06 August 2005

Vitamin Pills Don't Protect Old People From Infections?

Infection rates in older people living at home are not helped by taking vitamin or mineral tablets, researchers have found.

The Aberdeen University study looked at the effects of daily multivitamins compared with dummy placebo tablets.

It found that taking supplements seemed to make no difference in infection rates between the groups.

The research, published in the British Medical Journal, covered 900 people aged over 65 who were living at home.

The study authors said: "Regular use of commonly available multivitamin and multimineral supplements is unlikely to reduce the number of self-reported infections or associated use of health services for people living at home.

[ BBC News Health, Aug 04 2005 ]

I have long suspected this. Aging weakens the immune system and no amount of vitamin supplements can prevent infections from occurring in elderly individuals with weakened immune systems.

Psychologically, I think taking vitamin supplements do indeed provide some sort of security. But not the one we expect.

12 reactions:

Doctor_Potato said...

Does this go for younger people too? Or maybe there aren't any studies yet in this segment of the population? There are so many ostensibly healthy young adults out there who are taking multivitamins anyway, thinking those things will make them nigh invincible...I'd love to be able to tell them that they'd definitely put the money to better use by paying for an inexpensive gym instead :)

may said...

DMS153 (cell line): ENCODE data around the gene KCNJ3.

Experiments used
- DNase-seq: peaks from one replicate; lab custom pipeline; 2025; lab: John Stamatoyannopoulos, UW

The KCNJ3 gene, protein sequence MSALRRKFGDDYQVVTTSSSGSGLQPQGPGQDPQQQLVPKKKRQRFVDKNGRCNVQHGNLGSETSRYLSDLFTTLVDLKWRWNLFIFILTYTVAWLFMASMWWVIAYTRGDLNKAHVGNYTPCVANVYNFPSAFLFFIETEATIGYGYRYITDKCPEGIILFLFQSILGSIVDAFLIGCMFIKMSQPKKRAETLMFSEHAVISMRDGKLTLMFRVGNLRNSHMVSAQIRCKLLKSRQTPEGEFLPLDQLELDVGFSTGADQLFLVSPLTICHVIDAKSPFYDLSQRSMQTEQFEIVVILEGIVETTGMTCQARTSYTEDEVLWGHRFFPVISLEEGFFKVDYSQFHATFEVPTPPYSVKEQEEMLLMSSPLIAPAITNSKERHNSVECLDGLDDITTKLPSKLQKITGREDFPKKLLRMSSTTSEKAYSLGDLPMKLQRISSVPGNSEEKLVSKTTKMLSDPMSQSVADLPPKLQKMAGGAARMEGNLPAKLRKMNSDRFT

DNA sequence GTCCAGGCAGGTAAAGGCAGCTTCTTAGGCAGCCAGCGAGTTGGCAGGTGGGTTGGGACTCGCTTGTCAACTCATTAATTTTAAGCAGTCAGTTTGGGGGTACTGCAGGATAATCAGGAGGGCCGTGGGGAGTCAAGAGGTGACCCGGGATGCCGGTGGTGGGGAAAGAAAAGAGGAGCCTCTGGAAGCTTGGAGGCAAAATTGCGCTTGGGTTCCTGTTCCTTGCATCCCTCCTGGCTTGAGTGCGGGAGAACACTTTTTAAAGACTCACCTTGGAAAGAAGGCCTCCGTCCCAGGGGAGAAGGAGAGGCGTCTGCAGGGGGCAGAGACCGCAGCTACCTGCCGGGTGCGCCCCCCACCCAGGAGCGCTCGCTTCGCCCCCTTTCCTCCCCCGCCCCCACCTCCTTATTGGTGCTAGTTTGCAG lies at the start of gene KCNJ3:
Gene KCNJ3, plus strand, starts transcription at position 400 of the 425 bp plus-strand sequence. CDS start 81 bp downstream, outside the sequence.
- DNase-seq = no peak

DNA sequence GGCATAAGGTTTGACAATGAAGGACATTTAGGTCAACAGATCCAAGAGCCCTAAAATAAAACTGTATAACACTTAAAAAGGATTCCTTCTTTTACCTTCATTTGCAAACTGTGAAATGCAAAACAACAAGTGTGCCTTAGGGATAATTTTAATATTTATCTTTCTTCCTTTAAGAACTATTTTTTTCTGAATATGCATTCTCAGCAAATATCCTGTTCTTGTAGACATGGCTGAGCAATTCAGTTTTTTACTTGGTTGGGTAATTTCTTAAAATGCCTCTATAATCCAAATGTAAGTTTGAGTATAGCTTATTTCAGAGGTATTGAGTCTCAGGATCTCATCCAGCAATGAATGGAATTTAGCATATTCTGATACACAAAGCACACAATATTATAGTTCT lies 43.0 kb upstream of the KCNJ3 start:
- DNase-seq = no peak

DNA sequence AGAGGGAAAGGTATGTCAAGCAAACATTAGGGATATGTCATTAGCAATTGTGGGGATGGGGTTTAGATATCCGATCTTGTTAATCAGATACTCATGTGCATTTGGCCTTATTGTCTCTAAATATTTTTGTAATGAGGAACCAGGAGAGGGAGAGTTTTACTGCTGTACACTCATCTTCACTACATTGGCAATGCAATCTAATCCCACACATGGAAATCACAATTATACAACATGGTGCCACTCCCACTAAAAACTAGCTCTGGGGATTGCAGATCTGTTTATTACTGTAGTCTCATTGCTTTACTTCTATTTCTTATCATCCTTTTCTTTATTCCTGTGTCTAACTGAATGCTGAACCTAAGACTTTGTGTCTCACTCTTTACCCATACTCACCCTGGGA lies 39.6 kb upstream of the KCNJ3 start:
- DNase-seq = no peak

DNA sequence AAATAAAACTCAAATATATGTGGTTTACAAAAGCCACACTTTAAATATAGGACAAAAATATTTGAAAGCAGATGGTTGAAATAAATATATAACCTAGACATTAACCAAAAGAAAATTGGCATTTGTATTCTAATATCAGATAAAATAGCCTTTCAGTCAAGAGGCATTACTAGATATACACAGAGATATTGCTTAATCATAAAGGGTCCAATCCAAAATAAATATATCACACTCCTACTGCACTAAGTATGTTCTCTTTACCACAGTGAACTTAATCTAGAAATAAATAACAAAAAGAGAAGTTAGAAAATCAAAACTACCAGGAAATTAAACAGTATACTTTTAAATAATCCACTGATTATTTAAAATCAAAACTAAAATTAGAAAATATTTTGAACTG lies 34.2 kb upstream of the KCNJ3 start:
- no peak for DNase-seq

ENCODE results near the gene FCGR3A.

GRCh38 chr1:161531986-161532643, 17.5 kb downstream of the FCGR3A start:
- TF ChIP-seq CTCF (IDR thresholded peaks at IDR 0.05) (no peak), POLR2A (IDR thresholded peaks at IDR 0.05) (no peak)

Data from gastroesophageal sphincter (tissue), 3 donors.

unrelated to this post, but yes, you can add any of my posts to the grand rounds, if it passed your standards :) thanks

Robert said...

Why am I not surprised that Doc Emer jumps on just about every negative vitamin supplement news item that comes out?

This report is quite vague. What is the typical multivitamin that people over 65 take? What are the amounts of the various nutrients in these so called "typical multivitamins?" Lot's of assumptions here.

I would want to know specifically how much vitamin C was in these multis. I would venture a guess and say that the typical multi contains in the range of 50 to 500 mg of vitamin C. If you are wanting to protect the immune system that is pitifully little vitamin C. And of course, it's being taken at one time during the day. The half life of vitamin C in the blood stream is approximately 30 minutes under normal conditions (much less under stress). Therefor it is best if you divide the dosage up and take it through the day. So 250 mg in the morning and 250 at dinner is much better than 500 mg in the morning alone.